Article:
Follow
Share

Both my elderly parents 87 and 85 have caregivers during the day and a few hours in the evening. They also have someone for five hours on the weekends. I committed to one day midweek to be their caregiver. Just before the weekend I start to stress and worry that I get a call that the caregiver will call out and the agency has no one who could fill in which is why I found a group of skilled aids who are used to fill-in privately. I am 56 and have two children in middle school. I worry about missing out on their weekend activities in case there is no one to cover helping out and my parents. My brother has been temporarily staying there since my dad‘s fall also does not want to place them in AL. Unfortunately I feel that this will be my life going forward having to constantly worry plus I live an hour drive away so I’m not totally nearby to fill-in. My dad is very adamant and does not want to go into assisted living, and my mom has vascular dementia. The worrying makes me sick to my stomach and I feel that I will never be able to make plans on the weekend with my husband/kids or go away for weekend since I feel like I need to always be on standby. Appreciate any suggestions.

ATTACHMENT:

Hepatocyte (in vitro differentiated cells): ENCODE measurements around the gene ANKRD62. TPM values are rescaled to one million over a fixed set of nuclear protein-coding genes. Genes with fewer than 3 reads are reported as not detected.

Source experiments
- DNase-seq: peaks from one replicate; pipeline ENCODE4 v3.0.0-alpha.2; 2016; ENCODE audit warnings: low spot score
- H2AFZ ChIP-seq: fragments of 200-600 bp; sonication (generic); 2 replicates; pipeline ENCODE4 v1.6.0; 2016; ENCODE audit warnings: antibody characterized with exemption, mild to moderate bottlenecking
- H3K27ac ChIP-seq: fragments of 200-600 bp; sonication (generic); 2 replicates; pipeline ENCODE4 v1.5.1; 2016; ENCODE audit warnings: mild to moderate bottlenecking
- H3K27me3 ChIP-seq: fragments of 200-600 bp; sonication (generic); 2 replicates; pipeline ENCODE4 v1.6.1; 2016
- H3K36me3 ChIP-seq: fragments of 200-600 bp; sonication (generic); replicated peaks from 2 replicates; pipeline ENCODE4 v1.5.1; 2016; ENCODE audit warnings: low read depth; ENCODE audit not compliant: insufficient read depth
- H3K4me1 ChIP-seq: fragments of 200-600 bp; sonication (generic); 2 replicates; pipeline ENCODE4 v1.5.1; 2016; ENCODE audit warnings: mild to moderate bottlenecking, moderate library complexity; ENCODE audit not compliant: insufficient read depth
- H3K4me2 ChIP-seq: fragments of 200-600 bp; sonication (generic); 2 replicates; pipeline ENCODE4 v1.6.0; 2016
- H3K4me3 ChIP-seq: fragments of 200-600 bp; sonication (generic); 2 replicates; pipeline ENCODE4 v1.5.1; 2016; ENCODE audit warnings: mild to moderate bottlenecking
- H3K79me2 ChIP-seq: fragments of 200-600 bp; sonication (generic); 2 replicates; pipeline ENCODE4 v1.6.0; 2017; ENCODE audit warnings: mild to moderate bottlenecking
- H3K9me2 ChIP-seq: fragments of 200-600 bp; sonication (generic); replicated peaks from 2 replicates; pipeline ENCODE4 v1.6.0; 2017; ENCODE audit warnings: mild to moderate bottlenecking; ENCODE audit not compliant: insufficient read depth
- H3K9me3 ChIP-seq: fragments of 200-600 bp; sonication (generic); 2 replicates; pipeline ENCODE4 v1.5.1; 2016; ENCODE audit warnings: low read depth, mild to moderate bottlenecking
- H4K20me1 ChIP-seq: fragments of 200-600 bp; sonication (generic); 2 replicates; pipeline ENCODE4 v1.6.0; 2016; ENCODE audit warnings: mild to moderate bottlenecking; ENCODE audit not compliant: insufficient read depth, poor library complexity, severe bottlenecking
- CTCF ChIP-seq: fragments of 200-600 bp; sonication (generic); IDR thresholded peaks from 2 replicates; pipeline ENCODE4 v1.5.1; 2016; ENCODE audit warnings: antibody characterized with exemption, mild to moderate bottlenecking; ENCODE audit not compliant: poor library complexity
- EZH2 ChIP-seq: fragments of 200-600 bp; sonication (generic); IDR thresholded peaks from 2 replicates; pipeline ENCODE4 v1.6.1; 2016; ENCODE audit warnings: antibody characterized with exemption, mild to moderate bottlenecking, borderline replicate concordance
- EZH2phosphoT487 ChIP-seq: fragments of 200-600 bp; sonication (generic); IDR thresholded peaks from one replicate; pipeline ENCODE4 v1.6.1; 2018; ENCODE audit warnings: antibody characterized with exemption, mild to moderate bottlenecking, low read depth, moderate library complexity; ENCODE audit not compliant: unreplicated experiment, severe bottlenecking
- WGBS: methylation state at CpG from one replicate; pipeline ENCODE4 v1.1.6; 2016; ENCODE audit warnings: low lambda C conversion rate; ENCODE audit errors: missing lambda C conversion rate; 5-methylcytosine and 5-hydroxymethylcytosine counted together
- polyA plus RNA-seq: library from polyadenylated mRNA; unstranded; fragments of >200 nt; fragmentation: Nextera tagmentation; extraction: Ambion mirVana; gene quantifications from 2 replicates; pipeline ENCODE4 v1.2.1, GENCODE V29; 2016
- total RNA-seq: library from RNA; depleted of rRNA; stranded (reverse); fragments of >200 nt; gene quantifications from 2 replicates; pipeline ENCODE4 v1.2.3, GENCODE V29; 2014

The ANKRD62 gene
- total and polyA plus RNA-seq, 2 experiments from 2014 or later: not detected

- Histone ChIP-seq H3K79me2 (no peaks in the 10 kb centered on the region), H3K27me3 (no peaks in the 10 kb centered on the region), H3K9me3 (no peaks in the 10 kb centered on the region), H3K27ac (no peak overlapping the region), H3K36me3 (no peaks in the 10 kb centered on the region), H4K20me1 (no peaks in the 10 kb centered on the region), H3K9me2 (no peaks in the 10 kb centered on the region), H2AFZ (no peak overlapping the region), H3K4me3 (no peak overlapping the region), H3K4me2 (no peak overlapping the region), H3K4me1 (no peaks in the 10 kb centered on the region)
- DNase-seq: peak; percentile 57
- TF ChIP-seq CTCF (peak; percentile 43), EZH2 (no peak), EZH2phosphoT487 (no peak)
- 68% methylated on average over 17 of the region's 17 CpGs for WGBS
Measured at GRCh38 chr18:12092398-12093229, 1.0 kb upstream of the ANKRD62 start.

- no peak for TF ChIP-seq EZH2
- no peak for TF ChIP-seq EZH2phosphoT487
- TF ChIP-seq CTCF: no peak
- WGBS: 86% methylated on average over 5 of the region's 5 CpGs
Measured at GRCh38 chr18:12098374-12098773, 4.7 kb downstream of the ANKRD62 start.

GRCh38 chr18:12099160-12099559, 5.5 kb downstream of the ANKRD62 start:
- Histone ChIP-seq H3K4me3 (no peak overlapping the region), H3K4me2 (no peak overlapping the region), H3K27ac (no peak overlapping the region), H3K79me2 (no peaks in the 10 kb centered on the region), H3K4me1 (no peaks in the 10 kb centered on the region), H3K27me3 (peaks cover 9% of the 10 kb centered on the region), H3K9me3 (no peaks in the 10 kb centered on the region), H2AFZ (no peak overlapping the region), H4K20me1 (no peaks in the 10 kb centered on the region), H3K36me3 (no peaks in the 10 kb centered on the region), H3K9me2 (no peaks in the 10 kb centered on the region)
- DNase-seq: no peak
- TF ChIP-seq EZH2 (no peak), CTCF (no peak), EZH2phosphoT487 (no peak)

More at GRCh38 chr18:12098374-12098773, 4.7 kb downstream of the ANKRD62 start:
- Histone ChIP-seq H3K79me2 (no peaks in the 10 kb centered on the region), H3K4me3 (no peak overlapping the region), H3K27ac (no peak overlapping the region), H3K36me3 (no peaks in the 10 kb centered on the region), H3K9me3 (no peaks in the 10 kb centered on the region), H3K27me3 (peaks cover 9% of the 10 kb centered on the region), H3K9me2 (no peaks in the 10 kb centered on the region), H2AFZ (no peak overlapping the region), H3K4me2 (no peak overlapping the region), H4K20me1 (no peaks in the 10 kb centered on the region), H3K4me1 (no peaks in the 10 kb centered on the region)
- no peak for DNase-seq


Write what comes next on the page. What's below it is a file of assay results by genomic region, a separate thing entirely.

Find Care & Housing
I can't wave a magic wand to make you stop worrying but I have to ask - why do you feel this is your responsibility? It seems to me that even if they find themselves alone on the weekend it is up to your brother and father who are resistant to AL to own that choice, it's not your problem to solve.
Helpful Answer (12)
Reply to cwillie
Report

You need to realize caring for an elder is a complete sh!tshow and you learn to adapt to the insanity or set boundaries. You can only do what you can do.
Helpful Answer (8)
Reply to Stacy0122
Report

This is where you put boundaries in place.

If the care giver does not show up, that does not mean you have to stop everything, cancel your plans and step up.

If Mum and Dad need 24/7 care it is not your responsibility to provide it, nor your brother's.